In Vermeiren’s internationally acclaimed oeuvre two categories of work may be distinguished – the so-called plinths and the chariots. Several of these works in the exhibition provided a context for a now evolved third category, the solides plastiques series. The name refers to the transformation of clay – from soft and pliable during handling to hard and solid after the firing process. Vermeiren’s sculptures always refer to other sculptures. Clay, an essential yet ultimate invisible element of the production process, is now sculpture. Within the field and history of sculpture, he continues to delve meticulously into his deliberately well-defined territory. The sculptures illuminate the various relationships between body and mass, sculpture and plinth, form and mould, immobility and movement, the position of the sculpture in space and the relationship with the spectator.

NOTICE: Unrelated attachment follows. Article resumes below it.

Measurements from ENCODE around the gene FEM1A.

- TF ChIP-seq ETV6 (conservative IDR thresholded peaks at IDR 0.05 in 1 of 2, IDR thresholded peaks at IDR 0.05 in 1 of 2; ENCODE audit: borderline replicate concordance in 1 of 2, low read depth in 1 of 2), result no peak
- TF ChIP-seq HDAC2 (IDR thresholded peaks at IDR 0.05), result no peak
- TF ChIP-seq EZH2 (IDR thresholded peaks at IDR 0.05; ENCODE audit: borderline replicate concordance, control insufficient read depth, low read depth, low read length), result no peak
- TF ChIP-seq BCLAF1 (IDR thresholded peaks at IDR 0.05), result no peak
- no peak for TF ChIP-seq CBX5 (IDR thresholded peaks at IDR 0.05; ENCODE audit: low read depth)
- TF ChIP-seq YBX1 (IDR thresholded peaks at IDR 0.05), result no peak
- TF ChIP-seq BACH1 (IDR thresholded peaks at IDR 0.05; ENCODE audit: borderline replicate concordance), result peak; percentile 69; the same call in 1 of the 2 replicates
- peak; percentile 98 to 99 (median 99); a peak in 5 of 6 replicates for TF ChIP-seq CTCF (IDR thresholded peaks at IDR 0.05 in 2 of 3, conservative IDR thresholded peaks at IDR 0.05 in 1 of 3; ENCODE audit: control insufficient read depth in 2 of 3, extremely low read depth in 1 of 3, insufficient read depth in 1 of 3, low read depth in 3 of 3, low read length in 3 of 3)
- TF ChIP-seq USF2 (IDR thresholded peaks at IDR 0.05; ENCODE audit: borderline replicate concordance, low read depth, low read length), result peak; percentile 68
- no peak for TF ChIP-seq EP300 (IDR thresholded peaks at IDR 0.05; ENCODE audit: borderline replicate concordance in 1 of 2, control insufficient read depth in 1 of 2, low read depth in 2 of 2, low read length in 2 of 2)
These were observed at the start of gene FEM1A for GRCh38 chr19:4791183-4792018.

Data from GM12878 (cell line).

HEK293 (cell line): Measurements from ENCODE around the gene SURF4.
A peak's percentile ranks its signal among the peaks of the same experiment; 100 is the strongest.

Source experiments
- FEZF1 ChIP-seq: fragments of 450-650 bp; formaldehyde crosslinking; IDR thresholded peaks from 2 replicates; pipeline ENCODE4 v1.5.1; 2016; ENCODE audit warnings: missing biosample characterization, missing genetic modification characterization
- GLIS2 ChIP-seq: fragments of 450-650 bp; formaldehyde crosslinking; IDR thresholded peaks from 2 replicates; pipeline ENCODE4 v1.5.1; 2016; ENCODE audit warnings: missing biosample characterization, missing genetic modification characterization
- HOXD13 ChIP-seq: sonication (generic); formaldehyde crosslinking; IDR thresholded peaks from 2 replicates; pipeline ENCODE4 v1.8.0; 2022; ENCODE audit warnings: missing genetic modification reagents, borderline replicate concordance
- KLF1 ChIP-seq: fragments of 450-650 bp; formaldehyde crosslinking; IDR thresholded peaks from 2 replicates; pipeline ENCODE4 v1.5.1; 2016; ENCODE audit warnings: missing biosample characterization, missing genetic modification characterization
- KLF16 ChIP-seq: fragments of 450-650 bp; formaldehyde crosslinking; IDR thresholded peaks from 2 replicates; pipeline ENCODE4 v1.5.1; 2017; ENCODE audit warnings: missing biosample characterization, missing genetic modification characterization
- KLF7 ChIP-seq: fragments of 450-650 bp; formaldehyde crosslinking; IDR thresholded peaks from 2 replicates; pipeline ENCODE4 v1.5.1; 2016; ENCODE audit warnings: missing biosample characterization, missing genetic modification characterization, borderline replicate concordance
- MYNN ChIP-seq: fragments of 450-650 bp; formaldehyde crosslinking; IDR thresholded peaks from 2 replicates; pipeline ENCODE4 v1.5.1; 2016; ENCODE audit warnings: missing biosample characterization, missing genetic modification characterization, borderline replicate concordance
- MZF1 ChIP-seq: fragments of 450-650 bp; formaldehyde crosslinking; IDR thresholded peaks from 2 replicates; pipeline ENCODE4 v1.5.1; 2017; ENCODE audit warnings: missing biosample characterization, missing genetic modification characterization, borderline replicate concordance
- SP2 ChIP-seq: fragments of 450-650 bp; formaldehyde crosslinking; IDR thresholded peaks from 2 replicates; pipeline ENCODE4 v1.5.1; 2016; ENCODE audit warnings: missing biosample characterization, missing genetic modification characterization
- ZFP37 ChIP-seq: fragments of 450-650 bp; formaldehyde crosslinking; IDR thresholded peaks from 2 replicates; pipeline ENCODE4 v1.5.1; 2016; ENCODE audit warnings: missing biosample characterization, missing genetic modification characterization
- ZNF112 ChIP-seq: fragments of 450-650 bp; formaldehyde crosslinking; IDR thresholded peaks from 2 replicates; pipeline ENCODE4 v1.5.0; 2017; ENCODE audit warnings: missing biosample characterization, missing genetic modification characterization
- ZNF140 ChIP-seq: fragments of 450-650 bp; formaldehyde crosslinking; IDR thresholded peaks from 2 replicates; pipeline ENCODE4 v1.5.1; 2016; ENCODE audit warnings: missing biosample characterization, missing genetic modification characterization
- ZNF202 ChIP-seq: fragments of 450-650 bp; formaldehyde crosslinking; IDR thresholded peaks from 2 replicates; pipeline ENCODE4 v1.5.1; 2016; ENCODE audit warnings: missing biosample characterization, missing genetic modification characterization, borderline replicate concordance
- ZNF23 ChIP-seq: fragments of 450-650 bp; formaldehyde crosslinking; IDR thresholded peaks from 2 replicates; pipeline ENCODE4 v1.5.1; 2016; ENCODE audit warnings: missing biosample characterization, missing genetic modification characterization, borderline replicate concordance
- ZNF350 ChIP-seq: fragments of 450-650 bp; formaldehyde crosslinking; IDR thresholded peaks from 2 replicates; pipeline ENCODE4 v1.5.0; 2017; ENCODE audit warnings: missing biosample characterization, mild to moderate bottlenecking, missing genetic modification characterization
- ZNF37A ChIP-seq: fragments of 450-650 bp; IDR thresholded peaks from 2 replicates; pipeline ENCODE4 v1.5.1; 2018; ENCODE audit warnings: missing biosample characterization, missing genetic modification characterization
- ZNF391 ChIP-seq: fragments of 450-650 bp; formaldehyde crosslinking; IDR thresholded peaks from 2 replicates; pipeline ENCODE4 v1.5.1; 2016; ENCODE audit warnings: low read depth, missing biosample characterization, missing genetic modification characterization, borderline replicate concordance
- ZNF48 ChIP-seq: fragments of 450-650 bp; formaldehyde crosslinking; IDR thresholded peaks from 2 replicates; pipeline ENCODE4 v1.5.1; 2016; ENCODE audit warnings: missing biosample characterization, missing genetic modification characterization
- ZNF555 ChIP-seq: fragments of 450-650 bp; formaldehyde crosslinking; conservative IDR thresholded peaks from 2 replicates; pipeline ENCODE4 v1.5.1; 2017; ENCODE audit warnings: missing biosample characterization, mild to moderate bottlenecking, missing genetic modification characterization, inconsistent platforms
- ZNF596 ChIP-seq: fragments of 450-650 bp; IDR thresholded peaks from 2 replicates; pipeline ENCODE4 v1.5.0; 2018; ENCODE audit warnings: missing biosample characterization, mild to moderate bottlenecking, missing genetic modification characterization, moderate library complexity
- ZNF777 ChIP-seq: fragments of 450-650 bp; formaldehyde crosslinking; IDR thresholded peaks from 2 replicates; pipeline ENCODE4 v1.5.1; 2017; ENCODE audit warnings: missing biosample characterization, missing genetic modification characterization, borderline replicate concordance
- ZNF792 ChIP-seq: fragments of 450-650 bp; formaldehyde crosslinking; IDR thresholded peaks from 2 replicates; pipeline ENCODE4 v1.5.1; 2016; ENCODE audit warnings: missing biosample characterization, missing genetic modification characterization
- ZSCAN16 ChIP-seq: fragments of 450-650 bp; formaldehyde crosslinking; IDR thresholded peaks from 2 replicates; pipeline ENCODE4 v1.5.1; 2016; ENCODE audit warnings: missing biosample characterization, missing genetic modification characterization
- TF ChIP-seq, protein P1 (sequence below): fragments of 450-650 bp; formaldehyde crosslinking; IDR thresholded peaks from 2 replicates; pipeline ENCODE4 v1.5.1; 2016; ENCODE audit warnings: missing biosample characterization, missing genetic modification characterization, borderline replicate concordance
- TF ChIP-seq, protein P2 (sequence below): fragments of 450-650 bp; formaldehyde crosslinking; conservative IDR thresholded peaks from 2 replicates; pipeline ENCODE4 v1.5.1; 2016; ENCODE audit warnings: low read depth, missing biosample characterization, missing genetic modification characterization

In order to produce a sculpture, a sculptor traditionally models a form (positive) and makes a mould (negative). Vermeiren continually works by swapping and shifting these actions about. A similar development can be seen in his photographic work since 1977. A photograph halts our gaze, gives preference to a certain position from which the sculpture can be observed. At first glance Vermeiren’s new series of photographs for the Van Abbemuseum appear to abandon this unique viewpoint. Since the early 1990s Vermeiren has attempted to photograph a piece of sculpture from an infinite number of angles. By using a lengthy exposure the mass of the sculpture starts to move and seems to loose its gravity. F. van Lanschot Bankiers NV, Den Bosch, is the main sponsor of the exhibition and catalogue.